This week, all eyes are on the US as the country prepares to inaugurate its 45th president. But another important inauguration is also taking place in Bulgaria, where President-elect Rumen Radev is expected to take office on Sunday. Unfortunately, some fear that opponents of the new president may try to destabilize the situation through protests.
According to RIA Novosti political observer Igor Pshenichnikov, rumors have been circulating recently on Bulgarian internet sites suggesting that Bulgaria may face intense “protest demonstrations” against President-elect Rumen Radev “aimed at destabilizing the situation in the country in favor of certain parties and groups.”
Radev, a former Air Force commander who won elections in November with almost 60% of the vote, was sworn in on Thursday, and is expected to take office on Sunday.
Described as a pragmatist by some and a ‘pro-Russian’ figure by others, Radev has voiced his oppositionto anti-Russian sanctions, and has stressed that the growing geopolitical threats of terrorism and Islamist fundamentalism could only be addressed by working together with Moscow. He also upset conventions among European leaders when he said that the inhabitants of Crimea should be allowed to decide their own future for themselves. Radev has also spoken positively about US President-elect Donald Trump, saying that he liked that he is “not a slave to political prejudice, and is in favor of dialogue.”
Going against the grain of the political establishment, and particularly against outgoing president Rosen Plevneliev, who has accused Russia of trying to undermine Bulgaria and the EU, and urged President-elect Trump not to work with Moscow, Radev’s election has led to concerns among Bulgaria’s pro-Brussels, anti-Moscow elites.
According to Bulgarian media, protests have been planned for Saturday in front of the presidential residence in Sofia. Pshenichnikov pointed out that these protests are being organized by non-governmental organizations financed from abroad, including from the United States.
Worse yet, the journalist indicated that “according to unofficial sources, one such Bulgarian NGO has recently received instructions to create mass disorder. The instructions contain recommendations, including one saying that these ‘active measures’ should involve persons under the age of 40. Each participant will receive a payment of 30 euros per day. The protest must be held using slogans opposed to President Radev, as well as anti-Russian slogans.”
“It remains unknown which NGOs specifically are behind the preparations for provocations,” Pshenichnikov explained. However, Nancy Sheeler, executive director of the America for Bulgaria foundation, has recently hinted that her group would be working very actively to make itself known, in light of recent political changes in Bulgaria.
“Our society faces changes,” Sheeler said, speaking this week at a forum organized by America for Bulgaria. “We will be working together to put the pieces of the puzzle together to make Bulgaria better. Until this point, the foundation has worked quietly, creating the necessary conditions for people who understand. But times change, and so must we. From today we will no longer sit quietly,” she added.
The America for Bulgaria foundation has already gained notoriety in the Balkan country recently, after it was reported that it had paid Bulgaria’s national broadcaster and private television network BTV tens of thousands of dollars for “proper” coverage of the election battle between Hillary Clinton and Donald Trump to ensure a pro-Clinton slant.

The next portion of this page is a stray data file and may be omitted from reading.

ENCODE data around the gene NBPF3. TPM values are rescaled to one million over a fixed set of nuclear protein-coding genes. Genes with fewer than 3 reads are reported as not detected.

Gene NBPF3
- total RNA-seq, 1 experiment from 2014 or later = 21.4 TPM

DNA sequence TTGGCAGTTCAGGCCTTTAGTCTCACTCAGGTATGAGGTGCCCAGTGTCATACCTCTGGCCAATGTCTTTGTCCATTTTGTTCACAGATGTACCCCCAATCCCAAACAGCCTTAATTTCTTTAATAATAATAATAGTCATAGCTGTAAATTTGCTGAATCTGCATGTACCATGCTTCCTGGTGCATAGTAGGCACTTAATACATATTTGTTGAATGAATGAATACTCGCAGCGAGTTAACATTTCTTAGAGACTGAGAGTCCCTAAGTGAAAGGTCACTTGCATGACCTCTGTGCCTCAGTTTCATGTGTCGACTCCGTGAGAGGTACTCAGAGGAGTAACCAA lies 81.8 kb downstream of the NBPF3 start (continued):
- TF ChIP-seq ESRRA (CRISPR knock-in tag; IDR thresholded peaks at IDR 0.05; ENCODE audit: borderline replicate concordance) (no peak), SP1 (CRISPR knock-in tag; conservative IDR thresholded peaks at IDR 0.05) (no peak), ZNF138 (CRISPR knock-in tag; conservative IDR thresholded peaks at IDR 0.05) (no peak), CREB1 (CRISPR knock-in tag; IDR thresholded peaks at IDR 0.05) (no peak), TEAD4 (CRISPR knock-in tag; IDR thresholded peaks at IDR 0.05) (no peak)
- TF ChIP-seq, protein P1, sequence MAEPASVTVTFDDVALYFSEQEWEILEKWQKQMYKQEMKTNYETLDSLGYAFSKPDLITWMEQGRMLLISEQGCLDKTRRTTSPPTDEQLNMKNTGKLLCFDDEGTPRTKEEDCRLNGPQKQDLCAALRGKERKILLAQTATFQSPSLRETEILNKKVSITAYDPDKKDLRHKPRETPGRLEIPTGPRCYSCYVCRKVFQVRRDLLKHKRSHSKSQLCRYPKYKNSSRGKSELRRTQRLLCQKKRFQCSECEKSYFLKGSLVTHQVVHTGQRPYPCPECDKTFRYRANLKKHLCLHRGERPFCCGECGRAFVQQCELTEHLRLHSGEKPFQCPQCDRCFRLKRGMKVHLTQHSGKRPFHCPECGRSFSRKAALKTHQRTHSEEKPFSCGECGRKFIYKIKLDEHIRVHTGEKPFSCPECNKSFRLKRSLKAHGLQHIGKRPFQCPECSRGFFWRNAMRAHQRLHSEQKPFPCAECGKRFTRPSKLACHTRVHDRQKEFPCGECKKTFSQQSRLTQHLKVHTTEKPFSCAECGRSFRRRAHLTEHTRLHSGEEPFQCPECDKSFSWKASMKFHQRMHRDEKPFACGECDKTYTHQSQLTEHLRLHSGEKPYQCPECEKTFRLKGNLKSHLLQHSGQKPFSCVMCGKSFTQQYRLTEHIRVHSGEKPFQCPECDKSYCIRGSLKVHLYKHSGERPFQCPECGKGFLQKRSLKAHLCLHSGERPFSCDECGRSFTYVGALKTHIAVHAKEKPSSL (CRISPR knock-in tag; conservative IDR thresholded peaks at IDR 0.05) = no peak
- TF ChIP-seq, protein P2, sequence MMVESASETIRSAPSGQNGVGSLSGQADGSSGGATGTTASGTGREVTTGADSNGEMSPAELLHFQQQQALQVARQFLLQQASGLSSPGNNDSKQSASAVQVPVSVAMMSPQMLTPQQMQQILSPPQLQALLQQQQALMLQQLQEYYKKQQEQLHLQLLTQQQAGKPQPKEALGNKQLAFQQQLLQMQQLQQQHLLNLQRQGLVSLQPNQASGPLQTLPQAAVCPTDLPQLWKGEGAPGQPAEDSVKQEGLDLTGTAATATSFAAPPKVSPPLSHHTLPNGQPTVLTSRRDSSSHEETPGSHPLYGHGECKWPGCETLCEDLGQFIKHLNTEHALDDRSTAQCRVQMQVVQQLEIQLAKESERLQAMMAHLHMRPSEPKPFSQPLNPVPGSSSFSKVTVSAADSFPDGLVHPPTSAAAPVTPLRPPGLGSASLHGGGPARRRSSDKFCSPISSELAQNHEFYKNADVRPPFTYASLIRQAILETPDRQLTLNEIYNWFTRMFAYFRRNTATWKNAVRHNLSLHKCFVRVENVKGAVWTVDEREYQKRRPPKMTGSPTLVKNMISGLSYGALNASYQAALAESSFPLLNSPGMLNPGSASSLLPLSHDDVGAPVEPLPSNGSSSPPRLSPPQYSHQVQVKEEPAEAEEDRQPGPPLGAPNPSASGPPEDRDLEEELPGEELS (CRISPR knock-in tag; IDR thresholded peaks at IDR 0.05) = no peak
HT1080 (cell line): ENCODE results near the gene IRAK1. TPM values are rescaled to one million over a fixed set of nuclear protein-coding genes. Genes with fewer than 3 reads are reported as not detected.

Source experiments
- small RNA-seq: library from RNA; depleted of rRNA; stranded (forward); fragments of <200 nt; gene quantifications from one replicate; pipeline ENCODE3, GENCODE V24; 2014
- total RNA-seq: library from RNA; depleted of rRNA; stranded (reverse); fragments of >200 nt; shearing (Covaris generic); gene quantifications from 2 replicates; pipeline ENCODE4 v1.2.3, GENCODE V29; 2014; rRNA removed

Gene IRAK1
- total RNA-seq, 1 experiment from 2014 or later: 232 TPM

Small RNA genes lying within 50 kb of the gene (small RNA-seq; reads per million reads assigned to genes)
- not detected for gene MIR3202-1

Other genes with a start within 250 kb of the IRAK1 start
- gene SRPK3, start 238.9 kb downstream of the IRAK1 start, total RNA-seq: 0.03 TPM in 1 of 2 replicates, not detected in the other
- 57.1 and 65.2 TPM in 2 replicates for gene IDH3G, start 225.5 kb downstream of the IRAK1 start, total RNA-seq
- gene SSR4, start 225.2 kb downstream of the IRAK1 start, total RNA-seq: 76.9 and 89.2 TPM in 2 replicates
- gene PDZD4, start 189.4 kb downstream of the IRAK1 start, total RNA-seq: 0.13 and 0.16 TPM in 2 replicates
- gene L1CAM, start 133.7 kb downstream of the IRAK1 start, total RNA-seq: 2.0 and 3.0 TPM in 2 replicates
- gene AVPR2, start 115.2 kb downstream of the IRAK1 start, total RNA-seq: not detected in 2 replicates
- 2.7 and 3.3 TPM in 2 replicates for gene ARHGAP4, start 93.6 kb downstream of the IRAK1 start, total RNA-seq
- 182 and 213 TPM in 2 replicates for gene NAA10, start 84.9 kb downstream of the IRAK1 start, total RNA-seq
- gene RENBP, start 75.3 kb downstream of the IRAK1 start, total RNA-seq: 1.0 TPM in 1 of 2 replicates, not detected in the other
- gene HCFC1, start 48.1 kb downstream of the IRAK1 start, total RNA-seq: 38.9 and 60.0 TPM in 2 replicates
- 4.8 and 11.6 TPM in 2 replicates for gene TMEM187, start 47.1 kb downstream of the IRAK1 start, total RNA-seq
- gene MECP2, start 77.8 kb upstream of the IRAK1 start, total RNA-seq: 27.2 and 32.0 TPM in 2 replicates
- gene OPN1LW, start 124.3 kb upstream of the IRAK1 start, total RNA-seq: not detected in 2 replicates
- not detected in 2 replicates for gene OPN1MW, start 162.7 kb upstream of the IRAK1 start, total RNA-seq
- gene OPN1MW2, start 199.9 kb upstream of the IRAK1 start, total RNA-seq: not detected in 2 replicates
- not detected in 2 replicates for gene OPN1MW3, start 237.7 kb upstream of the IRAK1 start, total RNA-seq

“It’s clear,” Pshenichnikov argued, “that behind this fund are the same American circles that supported Euromaidan in Kiev in 2014.”
Bulgarian media have speculated that Hungarian-American financier George Soros may also be involved in the planning of mass protests. Last year, Bulgarian news and analysis resource Blitz.bg wrote that Soros was using the well-known scheme of providing grants for NGO activity; these have since turned into dangerous “hornets nests” in Balkan countries.
“Non-governmental organizations are a threat to [Bulgaria’s] national security,” the Blitz.bg report noted. “They deliberately create tension in various regions, especially in Balkan countries. This is the personal and business interest of those who finance these NGOs, including [George] Soros. His grants are directed to these organizations.”
Radev and Promises to Take Bulgaria in a New Direction
Pshenichnikov suggested that it was quite obvious why foreign-sponsored groups are trying to sabotage the incoming president. Radev, he said, is a figure who stands “in complete contrast to outgoing President Rosen Plevneliev…In the eyes of the global establishment, Radev, like Trump, looks like an ‘agent of the Kremlin’ whose life must be made more difficult.”
Commenting on the rumors of possible provocations which may occur Saturday, Bulgarian social media users had few kind words for whom they imagined would be the protests’ organizers. “These ‘Sorosoids’ are a shame to our people – they are a minority,” one user said. “Using Soros’s dirty money, they continue to turn our Bulgarian paradise into a concentration camp,” another complained. “Soros has bought the media and the education system, which has allowed him to destroy the Bulgarian spirit among a majority of young Bulgarians. Homeland, family, patriotism – today these have been turned into curse words in our country,” a third lamented.
The last comment, Pshenichnikov wrote, helps to explain why the organizers of Saturday’s protests are asking for participants under the age of 40. “Older people, if they come to the demonstration, would likely support Radev, and friendship with Russia. But even young Bulgarians are not yet lost to their country,” the journalist concluded.